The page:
That new mortgage of which you speak will be for less cash. That will hit the BS balance sheet. It will come out of the money they hold and they will have to adjust their books. If they are on 49% wholesale this could make them 53% wholesale. At that point you are looking at fixing it or going bust as I understand it.

This is the same kind of thing as nutters just saying "print more". The underlying real wealth is the problem and many repos call the lie on that.

Well that is what IS being said? If banks could suspend reality they wouldn`t be raising rates? If they don`t lend out new loans they are finished? the only way to make new loans now is for house prices to crash to sustainable levels?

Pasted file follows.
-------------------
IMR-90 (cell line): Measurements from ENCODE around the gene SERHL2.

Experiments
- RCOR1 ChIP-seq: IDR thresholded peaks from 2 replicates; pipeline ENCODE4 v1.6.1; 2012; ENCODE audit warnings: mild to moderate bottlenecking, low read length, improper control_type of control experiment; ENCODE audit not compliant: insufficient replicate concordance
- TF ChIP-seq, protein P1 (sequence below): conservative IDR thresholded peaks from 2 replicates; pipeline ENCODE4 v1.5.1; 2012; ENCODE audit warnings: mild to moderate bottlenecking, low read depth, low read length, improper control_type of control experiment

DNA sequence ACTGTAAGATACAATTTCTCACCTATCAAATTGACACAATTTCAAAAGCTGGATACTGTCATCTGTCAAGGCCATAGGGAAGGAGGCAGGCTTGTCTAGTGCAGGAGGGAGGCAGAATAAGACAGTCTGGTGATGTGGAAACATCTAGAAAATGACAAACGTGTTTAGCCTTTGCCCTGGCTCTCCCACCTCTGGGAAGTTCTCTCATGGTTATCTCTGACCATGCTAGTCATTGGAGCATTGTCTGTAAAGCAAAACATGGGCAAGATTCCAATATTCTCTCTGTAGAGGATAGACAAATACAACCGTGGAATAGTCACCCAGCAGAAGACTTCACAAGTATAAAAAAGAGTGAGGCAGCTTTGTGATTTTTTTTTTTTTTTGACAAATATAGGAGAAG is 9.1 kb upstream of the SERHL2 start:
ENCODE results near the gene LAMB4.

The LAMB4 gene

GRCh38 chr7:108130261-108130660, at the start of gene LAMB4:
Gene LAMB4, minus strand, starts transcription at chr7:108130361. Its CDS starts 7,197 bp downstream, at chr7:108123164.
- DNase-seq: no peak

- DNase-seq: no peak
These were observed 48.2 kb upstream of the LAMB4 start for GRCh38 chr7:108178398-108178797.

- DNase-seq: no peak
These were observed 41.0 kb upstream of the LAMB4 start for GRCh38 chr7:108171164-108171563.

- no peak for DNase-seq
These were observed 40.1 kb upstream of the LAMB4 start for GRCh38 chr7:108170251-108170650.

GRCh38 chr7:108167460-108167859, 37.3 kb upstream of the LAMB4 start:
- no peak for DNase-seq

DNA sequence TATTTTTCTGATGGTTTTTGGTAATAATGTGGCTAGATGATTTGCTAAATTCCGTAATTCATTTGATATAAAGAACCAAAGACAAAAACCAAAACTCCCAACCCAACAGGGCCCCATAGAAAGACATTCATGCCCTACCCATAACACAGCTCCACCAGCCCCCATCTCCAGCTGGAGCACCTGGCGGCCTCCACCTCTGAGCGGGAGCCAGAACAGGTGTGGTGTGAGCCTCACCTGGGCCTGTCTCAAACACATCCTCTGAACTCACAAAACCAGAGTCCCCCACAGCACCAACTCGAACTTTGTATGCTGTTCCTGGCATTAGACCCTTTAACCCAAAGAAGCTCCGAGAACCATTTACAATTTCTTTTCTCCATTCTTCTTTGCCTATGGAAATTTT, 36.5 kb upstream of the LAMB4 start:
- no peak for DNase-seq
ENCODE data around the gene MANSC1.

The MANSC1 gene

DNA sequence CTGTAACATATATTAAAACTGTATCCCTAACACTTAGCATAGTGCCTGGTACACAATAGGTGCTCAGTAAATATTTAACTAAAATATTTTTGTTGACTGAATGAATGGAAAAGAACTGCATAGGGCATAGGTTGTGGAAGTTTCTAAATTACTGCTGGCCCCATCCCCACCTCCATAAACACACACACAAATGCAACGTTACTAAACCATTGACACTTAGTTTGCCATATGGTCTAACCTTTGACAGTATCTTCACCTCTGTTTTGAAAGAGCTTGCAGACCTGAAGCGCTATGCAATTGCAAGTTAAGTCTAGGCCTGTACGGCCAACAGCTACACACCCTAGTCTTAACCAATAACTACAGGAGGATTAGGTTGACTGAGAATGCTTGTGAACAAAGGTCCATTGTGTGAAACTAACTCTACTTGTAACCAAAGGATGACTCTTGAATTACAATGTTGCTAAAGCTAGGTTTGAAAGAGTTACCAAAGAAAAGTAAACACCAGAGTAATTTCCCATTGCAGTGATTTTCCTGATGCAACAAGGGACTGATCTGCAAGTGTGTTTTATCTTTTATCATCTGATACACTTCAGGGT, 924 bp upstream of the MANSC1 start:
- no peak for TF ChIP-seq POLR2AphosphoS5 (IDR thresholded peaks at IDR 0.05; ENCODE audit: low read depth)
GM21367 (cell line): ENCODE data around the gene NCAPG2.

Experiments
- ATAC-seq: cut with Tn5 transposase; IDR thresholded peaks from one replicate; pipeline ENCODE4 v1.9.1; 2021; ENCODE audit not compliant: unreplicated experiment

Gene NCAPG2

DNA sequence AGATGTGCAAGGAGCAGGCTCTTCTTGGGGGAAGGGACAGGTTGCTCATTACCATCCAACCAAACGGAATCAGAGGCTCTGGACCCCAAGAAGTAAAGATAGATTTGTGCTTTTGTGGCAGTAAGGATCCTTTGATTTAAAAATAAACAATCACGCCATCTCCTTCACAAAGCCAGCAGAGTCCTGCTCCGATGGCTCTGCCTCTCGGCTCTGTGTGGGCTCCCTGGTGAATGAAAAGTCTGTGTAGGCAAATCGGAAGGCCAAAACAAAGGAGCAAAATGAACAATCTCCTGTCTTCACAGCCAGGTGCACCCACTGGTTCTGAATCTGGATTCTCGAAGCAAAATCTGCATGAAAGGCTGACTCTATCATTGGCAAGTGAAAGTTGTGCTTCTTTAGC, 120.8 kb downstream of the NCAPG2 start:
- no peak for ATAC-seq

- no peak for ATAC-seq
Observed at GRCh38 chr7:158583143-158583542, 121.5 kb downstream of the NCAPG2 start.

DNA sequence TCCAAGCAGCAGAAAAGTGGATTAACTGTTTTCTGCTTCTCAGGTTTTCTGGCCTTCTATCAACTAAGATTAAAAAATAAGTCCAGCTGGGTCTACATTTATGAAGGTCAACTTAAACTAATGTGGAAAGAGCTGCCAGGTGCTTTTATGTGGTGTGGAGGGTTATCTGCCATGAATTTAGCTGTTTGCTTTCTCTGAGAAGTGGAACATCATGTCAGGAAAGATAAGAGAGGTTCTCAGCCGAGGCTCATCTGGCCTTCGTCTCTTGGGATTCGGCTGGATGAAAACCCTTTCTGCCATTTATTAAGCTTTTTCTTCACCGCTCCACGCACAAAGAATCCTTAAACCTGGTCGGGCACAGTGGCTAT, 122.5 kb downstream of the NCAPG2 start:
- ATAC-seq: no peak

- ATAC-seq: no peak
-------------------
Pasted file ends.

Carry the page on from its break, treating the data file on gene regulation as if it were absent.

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So a relatively small number of people who have enjoyed 5 years + living in a house that in a free market they could not afford, just because the BoE have kept rates low at the expense of us who had the common sense to save rather than over-extend.

And they are now going to have to pay more realistic rates, because they didn't have the gumption to read the contract conditions they signed, or else didn't bother to re-mortgage in the intervening period.

A tiny, tiny crack on the way to a proper equalisation of house prices at their true market value.

Whoopy doo.

Unless the clauses were drawn to the borrowers attention then I think there's going to be a shit-storm of mis-selling and 'unfair contract terms' cases going around.

Andy

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Unless the clauses were drawn to the borrowers attention then I think there's going to be a shit-storm of mis-selling and 'unfair contract terms' cases going around.

Andy